The last and only time astronomers got a close look at Neptune’s moon Triton was in 1989, when Voyager 2 sped by, taking images of just one side of the moon. But that brief encounter revealed plumes of material shooting out from a world so distant and cold that any activity was immediately fascinating. Scientists now think the moon has an underground ocean. This makes it a prime target for finding potential alien life in a frozen zone of the solar system well outside the standard Goldilocks (“not too hot and not too cold”) region.
Scientists want to go back to get a better look.
“We’ve only seen part of its surface, and that was back in 1989,” says Louise Prockter, director of the Lunar and Planetary Institute, who’s leading the charge for a Triton mission called Trident. Her team discussed the mission at the Lunar and Planetary Science Conference in Houston earlier this month. “We think that (Triton) has an ocean. It’s in a highly inclined orbit, so it’s probably a captured Kuiper Belt Object.” She says that the activity of being captured and pulled into its current orbit could have warmed it. “All models suggest there’s an ocean beneath its surface … It indicates you could make an ocean world, rather than forming it in place.”
Little Mission with Big Returns
Prockter’s team is proposing the mission under NASA’s Discovery program for low-cost missions. But competition will be steep. Other proposed missions including exploring Venus or returning samples from Mars. And even if Trident is eventually selected, the development timeline means a launch wouldn’t happen until 2026, just in time for an arrival at Triton in 2038.
One of the prime mission goals is to understand the plumes Voyager spotted three decades ago. Mars and comets sometimes puff out material when the sun heats their surfaces, causing small explosions of warmed gases and materials. The volcanically active Jovian moon Io also spouts off material. But Triton’s plumes are more likely to imitate the icy moons Europa and Enceladus, and possibly be spouting material from its ocean interior.
Prockter and her team aren’t the only ones interested in the ice giants and their moons. Another group of astronomers has already proposed a much larger mission to target both Uranus and Neptune, with time to explore their moons as well. But that mission, despite being aligned the NASA’s decadal survey interests, is still a long shot. And Prockter points out they’re not in conflict. “[Trident] could be a pathfinder for a future flagship mission.” It could also be incorporated into such a future large mission. But Prockter also says there are reasons to go now, without waiting for a bigger, more ambitious mission.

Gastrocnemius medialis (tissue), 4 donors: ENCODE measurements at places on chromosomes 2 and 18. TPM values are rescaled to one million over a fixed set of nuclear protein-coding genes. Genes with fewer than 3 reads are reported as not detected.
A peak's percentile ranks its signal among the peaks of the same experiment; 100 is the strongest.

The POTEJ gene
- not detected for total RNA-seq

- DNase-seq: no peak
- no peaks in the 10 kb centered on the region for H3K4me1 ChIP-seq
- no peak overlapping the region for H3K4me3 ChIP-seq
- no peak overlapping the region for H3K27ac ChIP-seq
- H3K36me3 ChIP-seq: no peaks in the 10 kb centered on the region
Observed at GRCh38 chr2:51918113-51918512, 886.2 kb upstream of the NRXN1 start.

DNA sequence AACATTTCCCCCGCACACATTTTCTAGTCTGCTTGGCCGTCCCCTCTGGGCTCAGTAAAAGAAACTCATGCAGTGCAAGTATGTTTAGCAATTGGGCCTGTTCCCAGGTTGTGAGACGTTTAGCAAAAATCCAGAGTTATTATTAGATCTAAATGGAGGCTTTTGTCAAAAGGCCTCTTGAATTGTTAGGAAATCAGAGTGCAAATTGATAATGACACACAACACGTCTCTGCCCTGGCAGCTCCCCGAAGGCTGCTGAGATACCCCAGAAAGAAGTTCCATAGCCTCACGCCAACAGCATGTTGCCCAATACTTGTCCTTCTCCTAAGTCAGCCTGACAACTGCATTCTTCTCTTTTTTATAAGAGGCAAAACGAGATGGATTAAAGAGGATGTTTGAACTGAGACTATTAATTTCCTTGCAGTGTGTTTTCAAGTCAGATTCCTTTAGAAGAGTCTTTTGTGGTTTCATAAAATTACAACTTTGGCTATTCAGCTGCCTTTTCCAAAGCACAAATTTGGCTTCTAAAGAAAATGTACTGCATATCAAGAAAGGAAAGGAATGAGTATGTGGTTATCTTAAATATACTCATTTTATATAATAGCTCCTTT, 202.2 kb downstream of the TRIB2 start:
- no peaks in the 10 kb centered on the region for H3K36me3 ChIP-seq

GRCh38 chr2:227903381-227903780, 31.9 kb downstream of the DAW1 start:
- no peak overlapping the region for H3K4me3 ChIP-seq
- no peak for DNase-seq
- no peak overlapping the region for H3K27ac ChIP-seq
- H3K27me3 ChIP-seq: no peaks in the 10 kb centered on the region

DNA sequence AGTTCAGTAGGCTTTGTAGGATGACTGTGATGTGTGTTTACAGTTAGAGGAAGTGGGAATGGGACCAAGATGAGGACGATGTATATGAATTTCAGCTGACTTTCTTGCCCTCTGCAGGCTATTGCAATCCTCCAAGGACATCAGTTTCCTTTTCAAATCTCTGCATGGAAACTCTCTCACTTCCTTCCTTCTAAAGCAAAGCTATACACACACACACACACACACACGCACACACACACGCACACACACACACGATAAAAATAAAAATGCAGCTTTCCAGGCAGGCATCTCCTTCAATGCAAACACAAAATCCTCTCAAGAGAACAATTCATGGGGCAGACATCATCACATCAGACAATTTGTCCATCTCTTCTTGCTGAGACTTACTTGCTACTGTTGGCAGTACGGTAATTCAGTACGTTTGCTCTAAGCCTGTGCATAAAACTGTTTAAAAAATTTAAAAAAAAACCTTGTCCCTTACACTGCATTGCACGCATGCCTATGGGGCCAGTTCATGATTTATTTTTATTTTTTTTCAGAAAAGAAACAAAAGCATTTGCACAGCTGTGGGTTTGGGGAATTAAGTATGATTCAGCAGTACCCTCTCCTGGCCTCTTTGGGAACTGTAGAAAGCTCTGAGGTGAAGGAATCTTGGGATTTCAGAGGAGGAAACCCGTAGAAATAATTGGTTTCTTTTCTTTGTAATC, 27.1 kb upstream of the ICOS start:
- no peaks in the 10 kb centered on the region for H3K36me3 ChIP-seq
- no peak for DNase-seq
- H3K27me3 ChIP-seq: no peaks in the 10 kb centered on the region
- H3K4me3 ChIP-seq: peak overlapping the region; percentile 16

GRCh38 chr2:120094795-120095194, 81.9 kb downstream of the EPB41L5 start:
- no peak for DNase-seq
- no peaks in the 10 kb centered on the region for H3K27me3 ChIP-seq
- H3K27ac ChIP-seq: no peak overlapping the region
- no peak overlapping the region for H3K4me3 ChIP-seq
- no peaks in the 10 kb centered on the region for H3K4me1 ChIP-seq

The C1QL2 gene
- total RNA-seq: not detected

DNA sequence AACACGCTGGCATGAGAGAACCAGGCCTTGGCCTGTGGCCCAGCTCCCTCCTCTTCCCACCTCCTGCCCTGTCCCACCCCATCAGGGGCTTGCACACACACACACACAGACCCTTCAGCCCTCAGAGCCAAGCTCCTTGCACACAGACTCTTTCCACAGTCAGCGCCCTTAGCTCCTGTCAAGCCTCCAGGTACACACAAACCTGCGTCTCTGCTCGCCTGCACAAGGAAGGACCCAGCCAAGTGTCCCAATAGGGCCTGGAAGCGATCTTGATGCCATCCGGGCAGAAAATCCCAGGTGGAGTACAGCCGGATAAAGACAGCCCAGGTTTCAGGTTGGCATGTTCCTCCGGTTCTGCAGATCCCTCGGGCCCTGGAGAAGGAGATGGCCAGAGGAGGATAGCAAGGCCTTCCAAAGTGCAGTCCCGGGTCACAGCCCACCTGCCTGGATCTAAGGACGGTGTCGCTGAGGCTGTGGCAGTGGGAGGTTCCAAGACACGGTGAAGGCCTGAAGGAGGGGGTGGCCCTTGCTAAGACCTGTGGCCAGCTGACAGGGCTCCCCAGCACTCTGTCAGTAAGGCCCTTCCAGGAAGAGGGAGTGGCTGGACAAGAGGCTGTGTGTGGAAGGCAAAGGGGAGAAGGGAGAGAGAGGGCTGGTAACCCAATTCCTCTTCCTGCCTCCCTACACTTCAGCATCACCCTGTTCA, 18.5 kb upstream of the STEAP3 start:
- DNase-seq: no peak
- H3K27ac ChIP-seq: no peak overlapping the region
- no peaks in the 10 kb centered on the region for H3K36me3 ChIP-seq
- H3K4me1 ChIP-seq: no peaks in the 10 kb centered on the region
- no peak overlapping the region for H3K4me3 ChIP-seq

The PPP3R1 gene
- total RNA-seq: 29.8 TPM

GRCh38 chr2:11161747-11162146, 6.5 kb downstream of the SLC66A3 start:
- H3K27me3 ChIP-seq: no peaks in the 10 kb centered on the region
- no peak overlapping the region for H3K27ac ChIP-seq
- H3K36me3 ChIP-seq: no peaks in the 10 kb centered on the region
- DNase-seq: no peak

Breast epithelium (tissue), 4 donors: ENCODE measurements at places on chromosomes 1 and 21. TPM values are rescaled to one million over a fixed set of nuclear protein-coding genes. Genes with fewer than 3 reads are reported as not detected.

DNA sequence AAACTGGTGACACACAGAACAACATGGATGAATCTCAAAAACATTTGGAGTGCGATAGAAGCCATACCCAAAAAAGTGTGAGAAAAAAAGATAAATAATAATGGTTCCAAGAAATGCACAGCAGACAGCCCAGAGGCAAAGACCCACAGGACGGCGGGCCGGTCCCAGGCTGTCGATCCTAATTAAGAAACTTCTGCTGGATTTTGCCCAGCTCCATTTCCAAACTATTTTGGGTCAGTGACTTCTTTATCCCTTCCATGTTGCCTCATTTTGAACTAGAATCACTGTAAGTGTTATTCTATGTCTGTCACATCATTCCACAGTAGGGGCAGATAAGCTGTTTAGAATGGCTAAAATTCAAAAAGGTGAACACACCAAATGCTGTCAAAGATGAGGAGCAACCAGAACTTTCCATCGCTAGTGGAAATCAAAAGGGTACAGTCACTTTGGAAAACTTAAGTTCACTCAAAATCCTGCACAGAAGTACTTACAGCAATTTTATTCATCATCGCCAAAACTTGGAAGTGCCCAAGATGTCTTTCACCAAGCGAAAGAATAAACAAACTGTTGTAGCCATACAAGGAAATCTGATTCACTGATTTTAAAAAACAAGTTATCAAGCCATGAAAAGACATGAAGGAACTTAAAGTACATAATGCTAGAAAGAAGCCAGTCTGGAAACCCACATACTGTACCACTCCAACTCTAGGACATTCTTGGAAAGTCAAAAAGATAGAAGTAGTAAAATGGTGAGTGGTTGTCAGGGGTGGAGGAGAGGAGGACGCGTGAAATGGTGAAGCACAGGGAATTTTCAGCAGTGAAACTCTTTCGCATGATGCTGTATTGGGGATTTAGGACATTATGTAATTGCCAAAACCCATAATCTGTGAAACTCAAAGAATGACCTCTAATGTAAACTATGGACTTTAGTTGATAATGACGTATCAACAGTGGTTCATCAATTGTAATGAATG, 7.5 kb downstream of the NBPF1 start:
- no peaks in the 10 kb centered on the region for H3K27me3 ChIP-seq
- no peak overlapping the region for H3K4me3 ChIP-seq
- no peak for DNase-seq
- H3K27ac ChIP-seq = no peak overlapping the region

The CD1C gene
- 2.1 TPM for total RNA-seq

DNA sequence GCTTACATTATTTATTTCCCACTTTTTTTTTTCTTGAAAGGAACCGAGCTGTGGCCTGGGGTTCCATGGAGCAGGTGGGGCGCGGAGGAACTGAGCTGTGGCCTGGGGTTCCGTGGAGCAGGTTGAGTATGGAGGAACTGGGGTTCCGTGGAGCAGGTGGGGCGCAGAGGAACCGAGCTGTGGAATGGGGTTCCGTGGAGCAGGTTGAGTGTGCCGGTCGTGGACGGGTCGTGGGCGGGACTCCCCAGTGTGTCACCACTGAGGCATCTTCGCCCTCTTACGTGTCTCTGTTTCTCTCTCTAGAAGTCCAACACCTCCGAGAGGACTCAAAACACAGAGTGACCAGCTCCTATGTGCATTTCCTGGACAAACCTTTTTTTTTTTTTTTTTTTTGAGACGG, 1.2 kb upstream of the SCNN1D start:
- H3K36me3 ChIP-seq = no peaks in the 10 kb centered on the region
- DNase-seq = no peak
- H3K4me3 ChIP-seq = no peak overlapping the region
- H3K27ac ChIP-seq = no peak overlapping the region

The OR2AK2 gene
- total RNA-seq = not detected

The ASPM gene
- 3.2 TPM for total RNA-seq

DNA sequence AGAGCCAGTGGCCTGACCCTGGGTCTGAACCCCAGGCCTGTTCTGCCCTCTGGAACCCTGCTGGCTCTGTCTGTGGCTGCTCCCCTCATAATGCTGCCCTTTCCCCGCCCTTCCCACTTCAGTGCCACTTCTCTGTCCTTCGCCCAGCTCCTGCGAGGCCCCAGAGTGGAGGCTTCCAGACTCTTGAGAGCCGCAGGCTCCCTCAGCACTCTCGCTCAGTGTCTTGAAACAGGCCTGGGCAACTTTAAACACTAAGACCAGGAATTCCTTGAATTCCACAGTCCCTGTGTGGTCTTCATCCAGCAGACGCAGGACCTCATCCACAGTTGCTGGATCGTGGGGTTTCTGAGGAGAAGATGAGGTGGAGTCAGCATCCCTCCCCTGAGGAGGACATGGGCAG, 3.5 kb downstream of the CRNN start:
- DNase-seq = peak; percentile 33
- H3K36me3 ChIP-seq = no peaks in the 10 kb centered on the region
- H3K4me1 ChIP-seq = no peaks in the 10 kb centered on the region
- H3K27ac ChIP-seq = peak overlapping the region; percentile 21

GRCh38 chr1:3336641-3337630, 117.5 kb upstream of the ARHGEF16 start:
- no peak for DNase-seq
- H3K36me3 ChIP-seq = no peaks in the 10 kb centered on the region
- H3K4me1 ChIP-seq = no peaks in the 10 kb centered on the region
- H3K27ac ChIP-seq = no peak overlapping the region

Last time, the nitrogen-rich plumes occurred in Neptune’s southern hemisphere during summer, when the sun illuminated that area, possibly heating it and contributing to the activity. “We want to see those areas that Voyager saw, so we have to go before 2040,” Prockter says. After that, the sun will move north, and scientists will lose their best chance at repeating Voyager’s lucky observations. A 2026 launch also allows them a more or less straight shot out, with only a small gravity assist from Jupiter along the way. Since Triton’s seasonal cycle takes 80-plus years, such an opportunity won’t come back again for quite a while.
A Budget Mission
While New Horizons made an even longer journey to Pluto in nine years, it was a more ambitious mission, launched on a larger rocket. In order to meet Discovery-level costs, Trident would launch on a smaller vehicle at a more sedate speed. It would need all 12 years to get to Neptune’s orbit. But it will also be a smaller craft.
Trident won’t need the broad solar arrays that many space missions use. Instead, it will use a radioisotope thermoelectric generator, or RTG, which taps nuclear decay for power and heating. While such nuclear-powered batteries were broadly used in older missions, NASA now faces a shortage of the plutonium necessary to fuel RTGs. But two of them are up for grabs in the Discovery program, and Trident, traveling to the solar system’s dark and distant edges, would be a prime candidate for this BYO energy solution.
In addition to a smaller launch vehicle, part of the mission’s low cost will come from recycling equipment developed for other missions. “There are no miracles. We’re not doing anything fancy,” Prockter says. Instead, they’ll borrow from missions like JUICE (the JUpiter ICy moons Explorer), cobbling together a suite of instruments to essentially create a mission from off-the-rack components, instead of designing them from scratch.
Their design would produce a narrow angle camera that works like a telescope, so NASA could image the moon from a distance on approach and departure. It would also include a wide-angle camera that can see in low light for the flyby itself, to more carefully image the surface. They’ll have a spectrometer to study the composition of the moon and any plumes they spot. And Trident will also sport a magnetometer, an instrument the Galileo spacecraft used to detect underground oceans on Jupiter’s icy moons.
Prockter says their cameras, even with just a flyby, would be able to capture almost the entire surface of Triton. “We can still make out lots of geologic features,” she says. And she also points out that Triton’s surface is very new, second only to Io in the solar system. “It’s probably active today,” Prockter says. “Having an active body so far out in the solar system would be incredible … It’s such a strange and alien world. We want to go and figure it out.”